The office building directly to the east of Camdenton City Hall is losing one of its current tenants and the owner of the property has to make improvements in order to rent out the soon-to-be unused space.

Camdenton officials are hoping the approval of two water and sewer infrastructure agreements will expand city limits for future growth and possibly bring another business to town.

The unrelated project ordinances were unanimously approved by the Board of Aldermen on Tuesday night, though both remain in the initial planning stages and will eventually need further approval by the City for code regulations.

Earlier this month, local developer Morgan Bullock notified the Board of FR Holdings, LCC’s intention to relocate the WinAir HVAC & Plumbing wholesale supplier store that currently resides on N. Business Route 5 across the street from St. Anthony’s Catholic Church to the northern southwest intersection of Business 5 and Highway 5 and 7.

Plans call for a 15,000-square-foot warehouse and showroom that also features a 2,400-square foot plumbing showroom and the addition of electrical supplies sales. An agreement was struck by the two parties for a voluntary annexation of the property contingent upon connecting to city water and sewer lines with the developer fronting the cost of the construction.

The concepts of annexation and constructing infrastructure for future growth at the intersections of Highway 5 and 7 were also included in the city’s comprehensive plan and Hancock noted that he has used this approach in the past to assist actual and future development. Though it doesn’t appear Camdenton has ever used what the city administrator described as an “internal TIF” or public improvement agreement.

“All of the risk is on the developer. The developer proposes to extend water and sewer collector lines to the city’s area and then dedicate them to the city. This would allow future water and sewer access to future development in the area,” Hancock wrote in a staff memo. “The city would reimburse this cost to the developer by providing 1/2 of both the General and Special Revenue sales tax generated in the annexed area. The city would keep the remaining 1/2 plus the full amount from the transportation sales tax.”

According to Bullock, the business would generate approximately an additional $100,000 in sales tax revenue annually and the proposal under consideration reimburses the developer approximately 37 and a half percent until the infrastructure is paid for and then turned over to the city.

Hancock said Bullock would be responsible for acquiring all easements and the city wouldn’t accept the annexation unless the infrastructure was completely built to its specifications and regulations.

One property owner was in attendance and asked the Board several questions related to the project. Tyler Bishop said he owns two pieces of property nearby, outside of city limits, and has also considered connecting to city water and sewer.

Bishop wondered where exactly the connecting lines would be made and whether or not the placement would be conducive to additional development in that area.

“If they ran the route I’m thinking through the woods and down the state highway, I see no room for growth for the city or city limits on N. Business Route 5,” he said.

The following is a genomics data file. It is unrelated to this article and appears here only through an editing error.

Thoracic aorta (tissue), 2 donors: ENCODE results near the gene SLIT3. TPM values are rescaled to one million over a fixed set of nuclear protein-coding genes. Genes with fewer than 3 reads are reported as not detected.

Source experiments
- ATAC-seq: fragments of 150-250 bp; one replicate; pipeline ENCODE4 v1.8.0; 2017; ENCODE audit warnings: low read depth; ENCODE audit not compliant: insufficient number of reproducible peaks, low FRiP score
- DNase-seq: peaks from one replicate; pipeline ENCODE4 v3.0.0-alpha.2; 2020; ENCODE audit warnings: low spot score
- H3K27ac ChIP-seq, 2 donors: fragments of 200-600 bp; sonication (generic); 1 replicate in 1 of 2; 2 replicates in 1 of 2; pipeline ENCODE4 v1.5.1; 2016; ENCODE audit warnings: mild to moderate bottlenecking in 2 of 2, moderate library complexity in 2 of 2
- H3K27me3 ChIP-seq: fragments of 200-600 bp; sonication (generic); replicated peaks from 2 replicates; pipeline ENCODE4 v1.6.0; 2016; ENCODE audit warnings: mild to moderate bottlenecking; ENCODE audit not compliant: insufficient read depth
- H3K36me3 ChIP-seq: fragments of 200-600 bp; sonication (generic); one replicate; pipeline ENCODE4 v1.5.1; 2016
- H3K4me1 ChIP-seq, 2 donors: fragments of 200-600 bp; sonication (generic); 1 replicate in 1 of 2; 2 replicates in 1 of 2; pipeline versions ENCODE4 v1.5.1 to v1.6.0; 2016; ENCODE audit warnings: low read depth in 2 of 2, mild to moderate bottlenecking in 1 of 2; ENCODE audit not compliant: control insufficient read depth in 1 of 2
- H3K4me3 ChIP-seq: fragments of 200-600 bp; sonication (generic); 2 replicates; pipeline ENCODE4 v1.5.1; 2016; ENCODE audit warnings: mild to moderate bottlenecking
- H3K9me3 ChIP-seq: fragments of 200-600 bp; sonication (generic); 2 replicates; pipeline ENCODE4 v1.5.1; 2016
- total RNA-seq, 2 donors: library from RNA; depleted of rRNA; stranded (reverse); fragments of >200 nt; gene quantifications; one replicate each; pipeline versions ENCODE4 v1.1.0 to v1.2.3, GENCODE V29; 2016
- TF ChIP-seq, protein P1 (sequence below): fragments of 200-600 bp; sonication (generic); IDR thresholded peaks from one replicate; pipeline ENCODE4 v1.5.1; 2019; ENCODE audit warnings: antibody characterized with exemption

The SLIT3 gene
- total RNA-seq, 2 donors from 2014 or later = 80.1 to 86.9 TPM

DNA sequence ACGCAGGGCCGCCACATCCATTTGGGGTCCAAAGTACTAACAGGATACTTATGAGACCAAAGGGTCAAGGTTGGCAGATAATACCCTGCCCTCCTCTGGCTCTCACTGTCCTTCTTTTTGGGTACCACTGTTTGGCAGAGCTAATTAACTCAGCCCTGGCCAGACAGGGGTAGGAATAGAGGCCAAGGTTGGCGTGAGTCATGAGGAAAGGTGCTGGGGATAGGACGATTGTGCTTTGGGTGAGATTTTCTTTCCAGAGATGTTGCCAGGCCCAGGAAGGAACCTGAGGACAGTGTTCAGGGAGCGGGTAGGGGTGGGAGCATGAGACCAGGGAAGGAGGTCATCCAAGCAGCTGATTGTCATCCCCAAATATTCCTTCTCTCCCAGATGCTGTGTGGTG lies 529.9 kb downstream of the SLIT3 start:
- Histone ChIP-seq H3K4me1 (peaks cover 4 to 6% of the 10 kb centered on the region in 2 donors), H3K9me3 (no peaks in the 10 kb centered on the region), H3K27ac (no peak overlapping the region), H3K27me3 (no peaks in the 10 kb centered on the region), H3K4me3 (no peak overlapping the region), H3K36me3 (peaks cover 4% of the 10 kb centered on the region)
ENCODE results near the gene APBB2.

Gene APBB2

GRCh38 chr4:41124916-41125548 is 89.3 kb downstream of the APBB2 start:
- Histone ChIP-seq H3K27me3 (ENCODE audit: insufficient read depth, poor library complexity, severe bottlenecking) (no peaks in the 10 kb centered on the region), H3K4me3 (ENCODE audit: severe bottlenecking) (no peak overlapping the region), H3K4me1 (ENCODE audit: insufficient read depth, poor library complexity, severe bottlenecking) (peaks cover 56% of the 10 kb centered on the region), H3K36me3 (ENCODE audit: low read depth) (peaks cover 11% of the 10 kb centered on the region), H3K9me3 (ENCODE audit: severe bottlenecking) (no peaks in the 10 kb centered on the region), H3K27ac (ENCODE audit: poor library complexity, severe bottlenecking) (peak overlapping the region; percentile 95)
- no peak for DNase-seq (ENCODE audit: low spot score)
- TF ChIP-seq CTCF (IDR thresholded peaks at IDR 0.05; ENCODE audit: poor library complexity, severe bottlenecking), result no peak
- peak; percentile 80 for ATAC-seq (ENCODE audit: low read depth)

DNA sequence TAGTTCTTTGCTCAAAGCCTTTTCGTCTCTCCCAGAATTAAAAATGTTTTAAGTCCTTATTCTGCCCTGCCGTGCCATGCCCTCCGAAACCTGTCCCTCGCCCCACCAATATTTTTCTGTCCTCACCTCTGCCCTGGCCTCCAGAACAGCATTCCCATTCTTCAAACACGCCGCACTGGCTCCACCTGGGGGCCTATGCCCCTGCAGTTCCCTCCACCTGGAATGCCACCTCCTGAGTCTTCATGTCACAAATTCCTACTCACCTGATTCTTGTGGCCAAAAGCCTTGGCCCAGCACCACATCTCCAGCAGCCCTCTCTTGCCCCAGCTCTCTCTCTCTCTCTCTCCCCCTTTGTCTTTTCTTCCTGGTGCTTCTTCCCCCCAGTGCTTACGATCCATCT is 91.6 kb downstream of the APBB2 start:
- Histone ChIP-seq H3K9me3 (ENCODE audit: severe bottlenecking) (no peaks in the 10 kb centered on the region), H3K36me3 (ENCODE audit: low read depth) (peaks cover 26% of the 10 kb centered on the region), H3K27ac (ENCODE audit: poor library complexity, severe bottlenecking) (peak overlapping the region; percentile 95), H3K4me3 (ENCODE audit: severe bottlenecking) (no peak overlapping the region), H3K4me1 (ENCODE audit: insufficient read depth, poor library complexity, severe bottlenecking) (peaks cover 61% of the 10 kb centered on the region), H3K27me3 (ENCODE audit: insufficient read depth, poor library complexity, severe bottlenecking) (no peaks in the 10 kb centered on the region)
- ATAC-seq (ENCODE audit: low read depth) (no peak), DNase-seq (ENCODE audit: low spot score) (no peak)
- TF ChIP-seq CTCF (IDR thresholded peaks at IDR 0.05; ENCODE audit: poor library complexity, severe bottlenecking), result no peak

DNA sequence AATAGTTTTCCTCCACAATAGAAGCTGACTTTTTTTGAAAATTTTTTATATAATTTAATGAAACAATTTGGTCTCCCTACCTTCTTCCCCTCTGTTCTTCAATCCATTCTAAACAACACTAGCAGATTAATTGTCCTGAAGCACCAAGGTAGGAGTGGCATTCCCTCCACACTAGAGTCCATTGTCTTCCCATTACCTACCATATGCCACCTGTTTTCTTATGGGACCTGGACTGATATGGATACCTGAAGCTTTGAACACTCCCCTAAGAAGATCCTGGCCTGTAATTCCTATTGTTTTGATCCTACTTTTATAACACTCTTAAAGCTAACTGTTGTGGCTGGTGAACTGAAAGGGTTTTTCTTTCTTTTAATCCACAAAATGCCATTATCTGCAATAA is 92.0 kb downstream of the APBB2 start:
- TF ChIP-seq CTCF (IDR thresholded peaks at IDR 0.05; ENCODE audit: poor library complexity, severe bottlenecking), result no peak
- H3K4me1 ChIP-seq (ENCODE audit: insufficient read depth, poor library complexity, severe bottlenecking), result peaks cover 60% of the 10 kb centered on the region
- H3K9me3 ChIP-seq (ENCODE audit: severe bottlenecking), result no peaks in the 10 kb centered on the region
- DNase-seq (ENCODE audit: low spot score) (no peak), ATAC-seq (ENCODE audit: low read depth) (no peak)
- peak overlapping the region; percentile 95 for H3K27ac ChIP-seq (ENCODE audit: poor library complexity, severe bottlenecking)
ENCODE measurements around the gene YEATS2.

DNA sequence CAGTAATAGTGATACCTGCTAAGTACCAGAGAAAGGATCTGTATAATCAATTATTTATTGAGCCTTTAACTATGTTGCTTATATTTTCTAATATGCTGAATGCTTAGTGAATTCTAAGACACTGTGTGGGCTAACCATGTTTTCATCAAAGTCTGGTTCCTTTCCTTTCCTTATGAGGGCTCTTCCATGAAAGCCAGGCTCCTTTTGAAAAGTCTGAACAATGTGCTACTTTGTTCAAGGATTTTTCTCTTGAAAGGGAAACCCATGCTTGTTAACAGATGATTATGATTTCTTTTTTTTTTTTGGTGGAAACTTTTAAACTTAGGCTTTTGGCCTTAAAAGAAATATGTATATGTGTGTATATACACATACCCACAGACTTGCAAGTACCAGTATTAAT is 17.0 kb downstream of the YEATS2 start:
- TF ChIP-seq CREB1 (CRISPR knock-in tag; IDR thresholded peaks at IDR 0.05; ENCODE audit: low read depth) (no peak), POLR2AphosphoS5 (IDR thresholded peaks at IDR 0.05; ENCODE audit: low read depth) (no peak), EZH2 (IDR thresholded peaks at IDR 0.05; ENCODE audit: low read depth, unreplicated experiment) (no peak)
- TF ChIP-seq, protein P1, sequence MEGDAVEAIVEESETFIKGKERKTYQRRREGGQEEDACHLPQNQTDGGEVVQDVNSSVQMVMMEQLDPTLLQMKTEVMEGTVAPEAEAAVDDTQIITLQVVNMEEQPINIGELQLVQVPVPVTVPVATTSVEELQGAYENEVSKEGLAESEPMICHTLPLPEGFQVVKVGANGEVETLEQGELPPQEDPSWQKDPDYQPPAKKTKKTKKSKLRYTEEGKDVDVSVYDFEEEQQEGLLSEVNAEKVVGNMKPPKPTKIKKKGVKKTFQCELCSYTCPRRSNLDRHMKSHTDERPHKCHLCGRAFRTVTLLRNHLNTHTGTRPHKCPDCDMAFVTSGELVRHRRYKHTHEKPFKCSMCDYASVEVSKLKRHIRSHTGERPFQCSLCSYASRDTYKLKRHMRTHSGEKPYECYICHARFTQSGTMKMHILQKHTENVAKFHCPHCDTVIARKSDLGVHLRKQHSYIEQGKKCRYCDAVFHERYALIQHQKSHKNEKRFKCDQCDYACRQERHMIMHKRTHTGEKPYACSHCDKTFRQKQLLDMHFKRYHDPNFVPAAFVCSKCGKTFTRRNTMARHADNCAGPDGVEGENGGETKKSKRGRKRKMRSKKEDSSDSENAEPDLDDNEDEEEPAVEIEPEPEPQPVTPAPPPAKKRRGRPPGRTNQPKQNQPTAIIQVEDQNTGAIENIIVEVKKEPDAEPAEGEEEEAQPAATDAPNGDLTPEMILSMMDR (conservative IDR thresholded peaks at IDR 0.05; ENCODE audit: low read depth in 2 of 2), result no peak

City Administrator Jeff Hancock said that decision was up to Bullock’s engineer and there are several options and routes available that would allow for future additional connections from nearby properties.

“We can’t really comment ’til we see those plans,” Hancock stated.

New business?

The office building directly to the east of Camdenton City Hall is losing one of its current tenants and the owner of the property has to make improvements in order to rent out the soon-to-be unused space.

Ken Peters said building standards were constructed in the 1990s for use by the State of Missouri Probation and Parole and an addition was added onto the back, but that section has no running water or sewer lines.

Probation and Parole, at one time occupied the entire building, but condensed over time, leaving open space for the Missouri State Highway Patrol to operate a license testing facility a couple of days of week.

“They’ve (MSHP) now pulled out and the state doesn’t have any other agencies that are compatible with probation and parole,” Peters told the Board.

The situation leaves 3,073-square-feet that Peters requested be connected to the City’s sewer line that runs behind the City Hall lift station.

“The only way really that I can think about renting — I do not have a tenant in mind at the moment, and I would probably not do any remodeling until I did have a tenant in mind so I could build to their specs — but in the meantime to even promote the property, it has to be rentable,” Peters explained. “I need a sewer line.”

The agreement states that Peters will be responsible for ensuring the buildings meets all city codes and regulations, replacing any damaged city property and will also be required to pay the minimum sewer fee for usage of $9 dollars a month.

Specific engineering plans will have to be approved by the City and Director of Public Works Bill Jeffries.

“I can’t really present a plan at this time. I wanted to know we are able to do that before going out for bids. The big picture is everything would have to abide by the code,” Peters concluded. “I can and will be more specific at that time.”